The service was impeccable and sweet, as one expects from a Danny Meyer establishment. I was dismayed by the tiny dollop of butter that came with the bread—a new Bloomberg health initiative?—and I thought to myself, If this is really a good restaurant, they’ll ask if we’d like more. Which they did. I will say that I always feel a bit left out when manager-level types chat up everyone but me, but luckily, I was able to overhear that the liquor license is expected Wednesday (although perhaps not in time for lunch), that dinner will start January 23, and that brunch will involve a “totally different menu.” Until the liquor license arrives, by the way, you can order various grape juices, which are then served like wine—i.e., you’re first offered a sip to taste. Maybe I was wrong about North End Grill not putting on airs….

North End Grill is at 104 North End Ave. (between Murray and Vesey), 646-747-1600;

To comment on North End Grill, please visit the North End Grill page in the Tribeca Citizen restaurant guide.

P.S. Every time I take a food photo, Adam tries to stick a fork in the shot, because he thinks it makes it more appealing. So I let him put a French fry in this one.

P.P.S.: Feel free to comment on this post, but if you’re sharing opinions about North End Grill, it’d be great if you posted them on North End Grill’s page in the Tribeca Citizen Restaurant Guide.

Recent New Kid on the Block and First Impressions articles:
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Blue Smoke
Damon Liss Design/Liss Real Estate Group
French Kiss Boudoir Photography
CrossFit 212
Polarn O. Pyret
Ristorante Aglio
Kutsher’s Tribeca



  1. Very nice post, Erik. That shrimp burger looks delicious.

    My wife and I were there yesterday, too. I has high hopes, but I was skeptical of their ability to make this a really great place that people will cross the highway for. We loved it! I think it will be a big success. I love the room. The drama of walking in through the kitchen with Floyd Cardoz smiling and cooking away was very impressive. Krystl and I are going to covet those kitchen bar seats, for sure! The food was equally strong. The onion rings were some of the best I have ever had, and they were very much the sort of thing you would expect from Chef Cardoz, if you ever spent any time at Tabla. I had a simple grilled pork chop, which was delicious, porky, and with an almost aged beef funkiness. My dessert was also great – a very scotch whisky flavored butterscotch pot de creme that comes with “single maltmellows”. I can’t wait for dinner to start so I can experience the space at night, and I think that when brunch starts the place will be a madhouse.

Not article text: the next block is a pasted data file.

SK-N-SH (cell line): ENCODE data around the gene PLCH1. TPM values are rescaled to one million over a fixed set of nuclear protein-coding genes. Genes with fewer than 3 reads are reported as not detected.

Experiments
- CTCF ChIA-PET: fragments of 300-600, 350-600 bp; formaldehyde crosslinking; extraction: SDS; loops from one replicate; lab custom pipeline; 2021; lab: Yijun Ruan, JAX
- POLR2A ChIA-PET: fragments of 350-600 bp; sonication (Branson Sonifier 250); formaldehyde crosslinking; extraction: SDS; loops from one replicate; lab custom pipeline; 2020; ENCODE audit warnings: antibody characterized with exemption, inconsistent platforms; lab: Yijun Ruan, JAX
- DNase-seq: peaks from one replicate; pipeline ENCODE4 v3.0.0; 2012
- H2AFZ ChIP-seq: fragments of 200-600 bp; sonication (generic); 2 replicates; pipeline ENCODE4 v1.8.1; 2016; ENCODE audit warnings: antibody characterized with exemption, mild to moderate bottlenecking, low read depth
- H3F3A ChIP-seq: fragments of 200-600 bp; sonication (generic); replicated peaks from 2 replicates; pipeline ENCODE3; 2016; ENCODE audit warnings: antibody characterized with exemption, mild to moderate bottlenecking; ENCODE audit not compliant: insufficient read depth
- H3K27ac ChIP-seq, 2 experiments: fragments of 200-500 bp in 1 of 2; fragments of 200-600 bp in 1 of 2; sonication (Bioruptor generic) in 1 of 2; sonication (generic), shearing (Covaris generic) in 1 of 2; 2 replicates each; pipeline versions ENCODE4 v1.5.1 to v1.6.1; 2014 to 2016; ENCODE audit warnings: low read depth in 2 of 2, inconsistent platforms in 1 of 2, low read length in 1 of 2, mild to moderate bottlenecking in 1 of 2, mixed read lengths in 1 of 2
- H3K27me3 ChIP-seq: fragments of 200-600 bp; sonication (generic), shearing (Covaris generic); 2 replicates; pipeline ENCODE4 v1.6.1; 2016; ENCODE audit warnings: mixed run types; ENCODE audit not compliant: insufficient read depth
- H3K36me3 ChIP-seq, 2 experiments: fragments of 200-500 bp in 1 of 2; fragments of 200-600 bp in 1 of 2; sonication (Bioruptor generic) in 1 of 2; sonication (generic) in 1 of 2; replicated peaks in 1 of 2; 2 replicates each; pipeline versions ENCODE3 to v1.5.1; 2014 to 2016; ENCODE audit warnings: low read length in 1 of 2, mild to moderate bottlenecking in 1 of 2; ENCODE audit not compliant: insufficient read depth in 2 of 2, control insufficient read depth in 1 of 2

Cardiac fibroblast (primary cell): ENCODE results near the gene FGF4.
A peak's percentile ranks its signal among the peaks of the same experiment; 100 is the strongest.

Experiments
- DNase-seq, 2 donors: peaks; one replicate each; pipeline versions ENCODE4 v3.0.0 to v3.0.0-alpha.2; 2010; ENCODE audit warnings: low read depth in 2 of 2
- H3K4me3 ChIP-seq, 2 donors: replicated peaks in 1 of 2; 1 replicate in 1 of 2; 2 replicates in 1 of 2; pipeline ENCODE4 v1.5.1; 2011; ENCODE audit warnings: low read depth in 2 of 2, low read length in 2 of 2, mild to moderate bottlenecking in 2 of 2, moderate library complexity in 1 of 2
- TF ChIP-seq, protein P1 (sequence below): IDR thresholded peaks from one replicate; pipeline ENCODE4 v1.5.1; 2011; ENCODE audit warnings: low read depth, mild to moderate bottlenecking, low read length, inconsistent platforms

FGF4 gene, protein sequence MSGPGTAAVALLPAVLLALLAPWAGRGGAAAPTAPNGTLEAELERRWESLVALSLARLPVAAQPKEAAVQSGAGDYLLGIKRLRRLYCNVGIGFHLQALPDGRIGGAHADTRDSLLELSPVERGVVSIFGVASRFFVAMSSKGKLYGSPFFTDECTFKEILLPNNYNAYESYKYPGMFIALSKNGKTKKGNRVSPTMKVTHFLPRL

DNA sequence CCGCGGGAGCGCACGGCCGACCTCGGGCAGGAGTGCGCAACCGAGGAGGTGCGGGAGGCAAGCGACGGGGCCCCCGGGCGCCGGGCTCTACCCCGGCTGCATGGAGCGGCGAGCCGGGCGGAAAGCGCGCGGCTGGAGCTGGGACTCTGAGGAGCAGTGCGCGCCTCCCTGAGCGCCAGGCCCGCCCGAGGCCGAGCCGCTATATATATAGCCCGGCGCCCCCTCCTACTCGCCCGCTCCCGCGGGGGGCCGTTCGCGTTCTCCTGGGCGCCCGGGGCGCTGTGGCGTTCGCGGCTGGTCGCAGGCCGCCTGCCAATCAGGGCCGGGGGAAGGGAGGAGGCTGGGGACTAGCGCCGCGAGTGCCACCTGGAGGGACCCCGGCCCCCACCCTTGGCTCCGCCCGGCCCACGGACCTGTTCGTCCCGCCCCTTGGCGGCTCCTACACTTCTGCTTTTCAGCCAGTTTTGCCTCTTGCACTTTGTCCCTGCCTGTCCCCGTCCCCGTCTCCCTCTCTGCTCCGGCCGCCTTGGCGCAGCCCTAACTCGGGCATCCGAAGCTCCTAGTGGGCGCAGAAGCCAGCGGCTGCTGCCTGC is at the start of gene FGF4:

2. @Doug: When I saw the onion rings go by, I was like, “Oooooooooooh.” And if I were to have had dessert (no way after that shrimp burger), I was all about the butterscotch pot de creme. More reasons to go back….

  3. That shrimp burger was absolutely luxurious, as was the pumpkin crab soup. For their first week in business, service was quite polished in typical Danny Meyer tradition.

  4. We were in Wei West the other night and they don’t have much heat, either.

    With all due respect I don’t agree with your first paragraph at all for various reasons. There is no way Applebee’s could ever be made classier. You’d have to forget that Applebee’s ever existed and start from some other point. And I miss Chevy’s, which probably wasn’t authentic Mexican but I could eat a whole basket of those chips without stopping for breath.

    You didn’t tell us how the seafood sausage was, and I’m looking forward to that. Will they have it at dinner?

  5. @Hudson River: I wasn’t offered a taste of the seafood sausage, so I don’t know how it was. (“I liked it a lot,” said Adam when I asked him just now.) No clue if it’ll be on the dinner menu—we’ll have to see….

  6. Ha! I see I made it into the picture of the open kitchen. The pumpkin and crab soup and lemon meringue pie were delicious.